A ghost story may be any piece of fiction, or drama, that includes a ghost, or simply takes as a premise the possibility of ghosts or characters' belief in them. The "ghost" may appear of its own accord or be summoned by magic. Linked to the ghost is the idea of "hauntings", where a supernatural entity is tied to a place, object or person. Ghost stories are commonly examples of ghostlore.
Although Lovecraft was one of the few early 20th-century writers to describe his work as "weird fiction",the term has enjoyed a contemporary revival in New Weird fiction. For example, China Miéville often refers to his work as weird fiction. Many horror writers have also situated themselves within the weird tradition, including Clive Barker, who describes his fiction as fantastique, and Ramsey Campbell, whose early work was deeply influenced by Lovecraft.
China Tom Miéville is a British urban fantasy fiction author, essayist, comic book writer, socialist political activist and literary critic. He often describes his work as weird fiction and allied to the loosely associated movement of writers sometimes called New Weird.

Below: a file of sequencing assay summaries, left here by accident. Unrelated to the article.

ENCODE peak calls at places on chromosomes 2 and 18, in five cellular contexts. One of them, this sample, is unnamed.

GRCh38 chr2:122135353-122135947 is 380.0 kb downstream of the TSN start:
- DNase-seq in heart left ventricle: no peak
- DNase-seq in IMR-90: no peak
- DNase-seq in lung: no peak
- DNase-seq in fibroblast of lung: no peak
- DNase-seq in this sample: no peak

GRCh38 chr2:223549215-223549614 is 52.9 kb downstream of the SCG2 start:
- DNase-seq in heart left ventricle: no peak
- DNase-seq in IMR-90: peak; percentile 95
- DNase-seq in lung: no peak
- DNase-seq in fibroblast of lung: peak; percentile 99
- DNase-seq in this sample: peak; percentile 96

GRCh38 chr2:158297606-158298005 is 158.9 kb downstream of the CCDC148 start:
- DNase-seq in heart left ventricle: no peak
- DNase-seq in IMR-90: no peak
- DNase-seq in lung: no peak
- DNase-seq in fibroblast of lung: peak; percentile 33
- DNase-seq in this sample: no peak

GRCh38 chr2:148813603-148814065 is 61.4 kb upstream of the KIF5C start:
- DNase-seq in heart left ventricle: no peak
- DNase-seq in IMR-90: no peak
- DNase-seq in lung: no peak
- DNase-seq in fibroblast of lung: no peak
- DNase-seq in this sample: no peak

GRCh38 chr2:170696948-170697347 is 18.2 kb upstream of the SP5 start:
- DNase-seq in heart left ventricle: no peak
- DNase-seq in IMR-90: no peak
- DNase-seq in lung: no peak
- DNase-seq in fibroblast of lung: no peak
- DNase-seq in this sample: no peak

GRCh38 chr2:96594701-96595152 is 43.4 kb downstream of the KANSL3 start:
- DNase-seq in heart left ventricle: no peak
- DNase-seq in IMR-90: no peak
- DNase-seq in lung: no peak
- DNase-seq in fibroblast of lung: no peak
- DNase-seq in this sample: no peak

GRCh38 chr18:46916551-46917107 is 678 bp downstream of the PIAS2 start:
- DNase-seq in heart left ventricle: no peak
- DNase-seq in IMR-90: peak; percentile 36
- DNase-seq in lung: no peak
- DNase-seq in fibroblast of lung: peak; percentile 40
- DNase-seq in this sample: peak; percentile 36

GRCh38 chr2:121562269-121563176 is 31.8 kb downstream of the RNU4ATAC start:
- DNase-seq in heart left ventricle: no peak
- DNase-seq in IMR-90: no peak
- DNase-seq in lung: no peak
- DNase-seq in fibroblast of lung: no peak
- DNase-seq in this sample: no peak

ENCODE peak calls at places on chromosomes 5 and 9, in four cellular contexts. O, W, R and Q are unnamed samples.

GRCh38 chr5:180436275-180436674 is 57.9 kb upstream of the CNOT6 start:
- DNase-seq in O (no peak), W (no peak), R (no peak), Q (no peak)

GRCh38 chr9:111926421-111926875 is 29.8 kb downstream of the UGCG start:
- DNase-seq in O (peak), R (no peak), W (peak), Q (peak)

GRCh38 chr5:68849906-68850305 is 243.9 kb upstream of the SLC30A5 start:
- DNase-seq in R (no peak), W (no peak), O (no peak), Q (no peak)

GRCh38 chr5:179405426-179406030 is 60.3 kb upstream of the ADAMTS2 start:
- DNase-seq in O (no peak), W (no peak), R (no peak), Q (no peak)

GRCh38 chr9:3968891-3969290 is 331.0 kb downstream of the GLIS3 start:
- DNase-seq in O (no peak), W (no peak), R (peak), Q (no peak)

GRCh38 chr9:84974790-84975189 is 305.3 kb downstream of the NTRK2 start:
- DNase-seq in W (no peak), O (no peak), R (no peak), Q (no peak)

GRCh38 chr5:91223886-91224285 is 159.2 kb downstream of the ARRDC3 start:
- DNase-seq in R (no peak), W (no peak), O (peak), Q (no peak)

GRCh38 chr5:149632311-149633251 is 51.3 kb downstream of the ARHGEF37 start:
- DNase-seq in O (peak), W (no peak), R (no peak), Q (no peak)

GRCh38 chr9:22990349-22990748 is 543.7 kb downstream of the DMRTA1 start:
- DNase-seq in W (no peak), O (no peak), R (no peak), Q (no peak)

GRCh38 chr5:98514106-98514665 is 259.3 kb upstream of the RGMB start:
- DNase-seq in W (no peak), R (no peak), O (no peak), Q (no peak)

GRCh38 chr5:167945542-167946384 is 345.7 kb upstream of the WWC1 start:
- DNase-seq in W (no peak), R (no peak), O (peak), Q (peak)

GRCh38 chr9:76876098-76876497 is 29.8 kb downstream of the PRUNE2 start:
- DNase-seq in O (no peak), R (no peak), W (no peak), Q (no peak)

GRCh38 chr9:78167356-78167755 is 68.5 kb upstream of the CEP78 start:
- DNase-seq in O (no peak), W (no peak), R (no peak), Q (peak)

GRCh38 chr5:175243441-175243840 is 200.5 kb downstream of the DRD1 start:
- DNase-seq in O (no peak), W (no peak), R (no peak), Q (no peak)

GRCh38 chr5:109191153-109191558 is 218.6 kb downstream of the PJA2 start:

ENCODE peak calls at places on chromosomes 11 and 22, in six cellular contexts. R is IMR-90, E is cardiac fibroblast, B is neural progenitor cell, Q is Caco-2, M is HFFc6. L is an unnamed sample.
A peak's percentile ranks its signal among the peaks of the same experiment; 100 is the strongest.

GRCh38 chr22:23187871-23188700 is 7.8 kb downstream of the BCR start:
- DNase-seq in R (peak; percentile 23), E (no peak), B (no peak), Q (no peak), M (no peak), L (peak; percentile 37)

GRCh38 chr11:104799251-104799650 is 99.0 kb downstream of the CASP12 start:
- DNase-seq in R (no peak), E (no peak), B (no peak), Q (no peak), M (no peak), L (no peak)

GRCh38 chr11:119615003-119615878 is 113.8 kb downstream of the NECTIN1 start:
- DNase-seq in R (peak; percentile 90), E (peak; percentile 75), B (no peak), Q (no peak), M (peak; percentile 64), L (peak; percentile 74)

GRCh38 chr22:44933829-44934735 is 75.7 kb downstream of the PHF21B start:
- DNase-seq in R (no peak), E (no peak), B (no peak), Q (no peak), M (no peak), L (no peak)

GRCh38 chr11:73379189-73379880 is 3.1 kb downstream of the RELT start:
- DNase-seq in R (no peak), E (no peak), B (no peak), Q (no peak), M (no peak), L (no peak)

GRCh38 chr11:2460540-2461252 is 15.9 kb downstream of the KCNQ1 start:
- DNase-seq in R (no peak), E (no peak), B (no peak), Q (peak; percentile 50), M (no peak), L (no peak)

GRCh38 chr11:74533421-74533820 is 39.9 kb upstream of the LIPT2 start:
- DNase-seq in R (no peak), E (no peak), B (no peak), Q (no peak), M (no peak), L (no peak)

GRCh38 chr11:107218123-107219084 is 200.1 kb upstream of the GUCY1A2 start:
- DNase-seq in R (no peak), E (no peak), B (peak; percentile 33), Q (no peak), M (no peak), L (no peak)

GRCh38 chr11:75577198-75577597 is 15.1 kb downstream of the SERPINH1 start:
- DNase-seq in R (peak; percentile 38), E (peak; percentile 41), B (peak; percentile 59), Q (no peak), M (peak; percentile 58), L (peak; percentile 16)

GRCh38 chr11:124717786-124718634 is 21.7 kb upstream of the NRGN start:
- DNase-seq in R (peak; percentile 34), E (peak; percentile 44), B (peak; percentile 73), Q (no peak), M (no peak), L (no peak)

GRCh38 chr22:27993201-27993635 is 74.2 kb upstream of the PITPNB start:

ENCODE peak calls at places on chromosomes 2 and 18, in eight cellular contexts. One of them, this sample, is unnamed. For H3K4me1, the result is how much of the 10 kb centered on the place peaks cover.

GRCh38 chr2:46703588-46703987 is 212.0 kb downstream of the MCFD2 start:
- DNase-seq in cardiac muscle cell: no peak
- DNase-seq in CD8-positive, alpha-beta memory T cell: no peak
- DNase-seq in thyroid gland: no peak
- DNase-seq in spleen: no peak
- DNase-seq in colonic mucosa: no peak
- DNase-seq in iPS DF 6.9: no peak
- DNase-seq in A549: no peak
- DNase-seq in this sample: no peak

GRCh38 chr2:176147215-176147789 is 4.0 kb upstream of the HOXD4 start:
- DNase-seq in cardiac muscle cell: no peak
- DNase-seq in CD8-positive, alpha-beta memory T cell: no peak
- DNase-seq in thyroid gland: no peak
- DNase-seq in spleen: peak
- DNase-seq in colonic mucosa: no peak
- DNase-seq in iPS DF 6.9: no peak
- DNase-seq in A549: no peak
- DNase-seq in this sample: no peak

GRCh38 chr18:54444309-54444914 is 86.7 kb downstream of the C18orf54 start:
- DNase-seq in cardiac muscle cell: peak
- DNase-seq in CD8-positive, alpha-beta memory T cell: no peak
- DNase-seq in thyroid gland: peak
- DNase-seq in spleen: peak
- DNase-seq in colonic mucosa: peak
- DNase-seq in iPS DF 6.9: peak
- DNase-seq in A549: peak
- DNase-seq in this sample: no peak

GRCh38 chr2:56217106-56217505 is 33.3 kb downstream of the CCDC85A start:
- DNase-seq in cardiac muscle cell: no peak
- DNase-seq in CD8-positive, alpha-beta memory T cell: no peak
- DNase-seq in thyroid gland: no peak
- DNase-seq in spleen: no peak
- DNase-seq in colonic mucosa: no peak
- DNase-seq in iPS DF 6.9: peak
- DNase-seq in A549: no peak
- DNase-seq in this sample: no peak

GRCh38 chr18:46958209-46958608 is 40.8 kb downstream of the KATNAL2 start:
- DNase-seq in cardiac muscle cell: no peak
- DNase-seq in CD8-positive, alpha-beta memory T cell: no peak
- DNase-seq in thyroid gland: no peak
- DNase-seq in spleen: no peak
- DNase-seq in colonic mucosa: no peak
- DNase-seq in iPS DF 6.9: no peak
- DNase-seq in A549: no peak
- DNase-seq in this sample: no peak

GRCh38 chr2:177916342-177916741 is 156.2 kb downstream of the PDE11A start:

Clive Barker is an English writer, film director, and visual artist. Barker came to prominence in the mid-1980s with a series of short stories, the Books of Blood, which established him as a leading horror writer. He has since written many novels and other works, and his fiction has been adapted into films, notably the Hellraiser and Candyman series. He was also the executive producer of the film Gods and Monsters.
Ramsey Campbell is an English horror fiction writer, editor and critic who has been writing for well over fifty years. He is the author of over 30 novels and hundreds of short stories, many of them widely considered classics in the field. Three of his novels have been filmed, all for non-English-speaking markets.